Super simple Cowboy example throwing :badmap error

Hey all,

Maybe my tired eyes are just tiredly overlooking a tired tiny detail, but for all the staring and experimenting I’ve done I can’t seem to get past this :sweat_smile:

I start iex and start my cowboy module:

$ iex -S mix
Erlang/OTP 26 [erts-14.2.2] [source] [64-bit] [smp:12:12] [ds:12:12:10] [async-threads:1] [dtrace]

Interactive Elixir (1.16.1) - press Ctrl+C to exit (type h() ENTER for help)
iex(1)> Cowboy.start
Cowboy server started on port 8080

Then I curl in another terminal:

$ curl http://localhost:8080

And the server throws this:

21:58:22.288 [error] Ranch listener :my_http_listener, connection process #PID<0.247.0>, stream 1 had its request process #PID<0.248.0> exit with reason {:badmap, [{"content-type", "text/html"}]} and stacktrace [{:cowboy_req, :reply, 4, [file: ~c"/cowboy_example/deps/cowboy/src/cowboy_req.erl", line: 837]}, {HelloHandler, :init, 2, [file: ~c"lib/application.ex", line: 19]}, {:cowboy_handler, :execute, 2, [file: ~c"/cowboy_example/deps/cowboy/src/cowboy_handler.erl", line: 37]}, {:cowboy_stream_h, :execute, 3, [file: ~c"/cowboy_example/deps/cowboy/src/cowboy_stream_h.erl", line: 306]}, {:cowboy_stream_h, :request_process, 3, [file: ~c"/cowboy_example/deps/cowboy/src/cowboy_stream_h.erl", line: 295]}, {:proc_lib, :init_p_do_apply, 3, [file: ~c"proc_lib.erl", line: 241]}]

Headers are “:badmap”?

Here’s the sourcecode:

defmodule Cowboy do
  def start() do
    dispatch = :cowboy_router.compile([ {:_, [ {"/", HelloHandler, []} ]} ])

    {:ok, _} = :cowboy.start_clear(
        [{:port, 8080}],
        %{env: %{dispatch: dispatch}}

    IO.puts("Cowboy server started on port 8080")

defmodule HelloHandler do
  def init(req, _opts) do
    {:ok, resp} = :cowboy_req.reply( 200, [{"content-type", "text/html"}], "<h1>Hello World!</h1>", req )
    {:ok, resp, :nostate}

I must be doing something wrong but I’m pretty new to navigating Erlang docs and translating it into Elixir… can you spot it, or help me spot it?

(And mix.exs is configured with {:cowboy, "~> 2.11"} in deps, and extra_applications: [:logger, :cowboy] in application FWIW)

If I look here, it seems the second argument to cowboy_req.reply should be a map (not a tuple) Nine Nines: The Req object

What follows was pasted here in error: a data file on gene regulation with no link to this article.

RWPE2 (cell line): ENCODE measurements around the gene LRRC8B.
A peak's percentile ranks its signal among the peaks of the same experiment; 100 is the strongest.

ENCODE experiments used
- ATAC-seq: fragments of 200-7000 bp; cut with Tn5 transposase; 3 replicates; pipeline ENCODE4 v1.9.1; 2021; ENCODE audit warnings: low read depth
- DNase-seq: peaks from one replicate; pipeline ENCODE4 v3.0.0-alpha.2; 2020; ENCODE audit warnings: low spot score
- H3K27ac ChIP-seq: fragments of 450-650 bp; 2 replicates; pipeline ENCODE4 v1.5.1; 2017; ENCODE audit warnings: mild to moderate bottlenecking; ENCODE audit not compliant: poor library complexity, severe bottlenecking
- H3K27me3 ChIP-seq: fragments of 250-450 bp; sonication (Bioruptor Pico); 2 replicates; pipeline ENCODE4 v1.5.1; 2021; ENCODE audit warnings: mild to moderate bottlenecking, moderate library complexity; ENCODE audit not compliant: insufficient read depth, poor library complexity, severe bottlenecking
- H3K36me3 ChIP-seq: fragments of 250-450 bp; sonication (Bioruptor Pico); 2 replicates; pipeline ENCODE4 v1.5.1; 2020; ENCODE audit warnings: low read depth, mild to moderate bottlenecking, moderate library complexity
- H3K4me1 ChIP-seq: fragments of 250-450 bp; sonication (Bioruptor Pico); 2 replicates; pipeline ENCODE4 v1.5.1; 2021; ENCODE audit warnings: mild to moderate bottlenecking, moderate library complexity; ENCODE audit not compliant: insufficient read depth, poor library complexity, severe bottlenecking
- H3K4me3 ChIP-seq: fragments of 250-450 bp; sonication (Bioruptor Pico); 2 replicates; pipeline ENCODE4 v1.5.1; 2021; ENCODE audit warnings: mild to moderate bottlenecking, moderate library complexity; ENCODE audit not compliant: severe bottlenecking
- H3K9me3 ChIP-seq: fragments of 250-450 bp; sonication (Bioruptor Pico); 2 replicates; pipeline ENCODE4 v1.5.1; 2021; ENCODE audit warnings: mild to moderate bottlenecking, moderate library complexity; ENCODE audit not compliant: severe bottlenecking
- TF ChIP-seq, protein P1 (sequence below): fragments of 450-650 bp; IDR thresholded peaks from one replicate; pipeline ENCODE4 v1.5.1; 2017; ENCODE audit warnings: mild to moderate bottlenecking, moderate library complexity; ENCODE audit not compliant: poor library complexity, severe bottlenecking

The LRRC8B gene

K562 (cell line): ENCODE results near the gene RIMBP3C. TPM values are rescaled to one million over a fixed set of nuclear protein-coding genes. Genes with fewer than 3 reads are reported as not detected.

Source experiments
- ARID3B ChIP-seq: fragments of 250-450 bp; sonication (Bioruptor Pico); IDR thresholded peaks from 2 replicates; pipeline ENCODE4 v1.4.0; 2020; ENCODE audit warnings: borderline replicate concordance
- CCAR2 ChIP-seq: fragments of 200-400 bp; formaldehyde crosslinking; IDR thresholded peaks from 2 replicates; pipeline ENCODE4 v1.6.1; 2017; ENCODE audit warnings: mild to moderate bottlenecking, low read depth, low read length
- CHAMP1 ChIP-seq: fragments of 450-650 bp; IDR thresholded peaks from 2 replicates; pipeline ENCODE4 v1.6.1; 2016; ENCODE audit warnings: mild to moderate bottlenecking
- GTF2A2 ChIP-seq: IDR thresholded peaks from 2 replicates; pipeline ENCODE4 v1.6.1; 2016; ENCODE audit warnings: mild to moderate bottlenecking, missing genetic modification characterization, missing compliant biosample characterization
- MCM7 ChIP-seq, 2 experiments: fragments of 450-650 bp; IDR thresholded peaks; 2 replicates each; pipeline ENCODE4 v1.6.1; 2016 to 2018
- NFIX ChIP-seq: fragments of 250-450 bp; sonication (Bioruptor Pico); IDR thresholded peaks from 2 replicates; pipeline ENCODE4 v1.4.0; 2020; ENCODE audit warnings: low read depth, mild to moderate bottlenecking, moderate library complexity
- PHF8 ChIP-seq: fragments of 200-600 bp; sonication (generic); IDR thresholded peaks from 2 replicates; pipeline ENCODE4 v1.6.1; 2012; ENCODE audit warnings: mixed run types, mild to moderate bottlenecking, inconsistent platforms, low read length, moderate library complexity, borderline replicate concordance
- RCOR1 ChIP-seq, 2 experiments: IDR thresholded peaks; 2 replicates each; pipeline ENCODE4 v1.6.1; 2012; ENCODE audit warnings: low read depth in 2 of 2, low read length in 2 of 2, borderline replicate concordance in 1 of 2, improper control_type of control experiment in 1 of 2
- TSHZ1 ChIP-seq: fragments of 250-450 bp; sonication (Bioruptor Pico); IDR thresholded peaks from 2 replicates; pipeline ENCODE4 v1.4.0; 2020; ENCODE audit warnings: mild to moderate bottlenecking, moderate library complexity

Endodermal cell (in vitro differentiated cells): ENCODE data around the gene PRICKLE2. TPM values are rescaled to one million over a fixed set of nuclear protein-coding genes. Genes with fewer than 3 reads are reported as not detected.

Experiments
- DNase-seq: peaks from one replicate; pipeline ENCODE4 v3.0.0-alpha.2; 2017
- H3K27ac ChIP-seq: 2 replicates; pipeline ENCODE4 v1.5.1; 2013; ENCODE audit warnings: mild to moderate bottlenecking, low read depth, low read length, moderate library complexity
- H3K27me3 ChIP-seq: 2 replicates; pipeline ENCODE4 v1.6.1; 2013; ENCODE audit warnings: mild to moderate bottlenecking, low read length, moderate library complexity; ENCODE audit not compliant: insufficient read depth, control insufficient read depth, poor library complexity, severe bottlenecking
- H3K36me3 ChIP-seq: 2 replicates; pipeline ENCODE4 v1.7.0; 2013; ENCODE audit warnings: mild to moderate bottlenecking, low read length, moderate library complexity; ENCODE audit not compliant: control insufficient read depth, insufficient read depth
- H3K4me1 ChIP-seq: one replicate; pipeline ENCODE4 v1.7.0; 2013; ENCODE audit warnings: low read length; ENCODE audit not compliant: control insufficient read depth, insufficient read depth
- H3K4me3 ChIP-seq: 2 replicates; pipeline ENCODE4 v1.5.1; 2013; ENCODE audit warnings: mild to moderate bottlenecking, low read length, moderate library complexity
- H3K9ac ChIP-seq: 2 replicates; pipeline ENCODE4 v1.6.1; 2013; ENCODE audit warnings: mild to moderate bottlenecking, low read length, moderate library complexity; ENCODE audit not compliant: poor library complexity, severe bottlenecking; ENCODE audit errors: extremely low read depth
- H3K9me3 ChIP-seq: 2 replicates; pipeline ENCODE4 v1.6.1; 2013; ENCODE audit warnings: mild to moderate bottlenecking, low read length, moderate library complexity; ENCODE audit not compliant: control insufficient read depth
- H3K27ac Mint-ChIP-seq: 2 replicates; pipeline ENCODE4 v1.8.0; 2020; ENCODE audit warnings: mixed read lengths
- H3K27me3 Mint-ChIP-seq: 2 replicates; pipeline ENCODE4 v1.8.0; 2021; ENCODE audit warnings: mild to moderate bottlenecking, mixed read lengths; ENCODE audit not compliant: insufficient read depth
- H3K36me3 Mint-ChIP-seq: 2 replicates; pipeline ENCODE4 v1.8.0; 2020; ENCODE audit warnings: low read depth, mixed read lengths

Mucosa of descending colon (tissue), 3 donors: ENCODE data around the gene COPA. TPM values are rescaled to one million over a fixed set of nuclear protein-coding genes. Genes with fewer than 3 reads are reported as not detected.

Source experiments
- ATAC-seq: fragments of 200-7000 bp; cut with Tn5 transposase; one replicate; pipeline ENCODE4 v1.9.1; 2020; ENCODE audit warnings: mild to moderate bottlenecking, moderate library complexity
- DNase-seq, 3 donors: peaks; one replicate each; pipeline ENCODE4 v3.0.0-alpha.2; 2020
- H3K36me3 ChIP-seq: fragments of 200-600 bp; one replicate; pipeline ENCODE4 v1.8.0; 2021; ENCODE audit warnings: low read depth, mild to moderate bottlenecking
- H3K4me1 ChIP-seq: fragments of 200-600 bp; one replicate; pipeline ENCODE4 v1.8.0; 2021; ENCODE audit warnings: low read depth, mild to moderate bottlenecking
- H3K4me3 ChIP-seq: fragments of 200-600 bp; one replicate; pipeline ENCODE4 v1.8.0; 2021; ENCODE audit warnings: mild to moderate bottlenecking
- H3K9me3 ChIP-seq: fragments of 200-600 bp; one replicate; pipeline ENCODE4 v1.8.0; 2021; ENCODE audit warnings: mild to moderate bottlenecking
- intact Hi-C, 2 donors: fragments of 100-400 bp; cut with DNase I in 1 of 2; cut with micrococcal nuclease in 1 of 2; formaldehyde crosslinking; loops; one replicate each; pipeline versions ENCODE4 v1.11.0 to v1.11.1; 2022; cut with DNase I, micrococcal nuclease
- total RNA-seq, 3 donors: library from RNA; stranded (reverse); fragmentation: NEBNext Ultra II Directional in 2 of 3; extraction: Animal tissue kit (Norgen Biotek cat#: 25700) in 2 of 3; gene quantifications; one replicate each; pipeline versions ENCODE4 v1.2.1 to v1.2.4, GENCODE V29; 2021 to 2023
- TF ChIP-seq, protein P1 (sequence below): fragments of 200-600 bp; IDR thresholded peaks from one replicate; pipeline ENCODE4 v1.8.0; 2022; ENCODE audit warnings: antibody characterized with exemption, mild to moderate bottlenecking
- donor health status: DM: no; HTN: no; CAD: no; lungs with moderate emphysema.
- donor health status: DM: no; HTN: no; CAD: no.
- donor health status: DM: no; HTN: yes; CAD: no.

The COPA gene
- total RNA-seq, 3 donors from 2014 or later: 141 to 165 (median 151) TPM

Maybe, try using a map %{"content-type" => "text/html"}

Although I don’t have much experience with bare cowboy…

Also, I don’t remember if we need to use single quotes for string or not (for the Erlang side)…

Good luck…

Edit: According to the above link, the maps fields is expected to be “binaries” and according to here Erlang/Elixir Syntax: A Crash Course - The Elixir programming language using double quotes on the Elixir side is enough…

1 Like

Ah… ah yes!, moving to a map for headers solves that error. I tried that early but apparently got stuck on another error after without realizing, and never went back to try that. Thanks for suggesting it.

nine nines docs show this:

init(Req0=#{method := <<"GET">>}, State) ->
    Req = cowboy_req:reply(200, #{
        <<"content-type">> => <<"text/plain">>
    }, <<"Hello world!">>, Req0),
    {ok, Req, State};

In hindsight I just had to search to confirm #{} syntax in Erlang means a map in Elixir, d’oh. And I misunderstood what comes back from cowboy_req.reply, now that I can navigate Erlang code a tiny bit I can see it’s init that returns an ok-tuple, not .reply itself.

Anyway, everything works now, thanks for the assist @Sanjibukai!

Updated code

defmodule CowboyExample.Application do
use Application

def start(_type, args) do
dispatch = :cowboy_router.compile([{:
, [{“/”, CowboyExample.HelloHandler, }]}])

{:ok, _} =
    [{:port, 8080}],
    %{env: %{dispatch: dispatch}}

IO.puts("Cowboy server started on port 8080")

Supervisor.start_link([], strategy: :one_for_one, name: CowboyExample.Supervisor)


defmodule CowboyExample.HelloHandler do
def init(req, _opts) do
req = :cowboy_req.reply(200, %{“content-type” => “text/html”}, “

Hello World!

”, req)
{:ok, req, :nostate}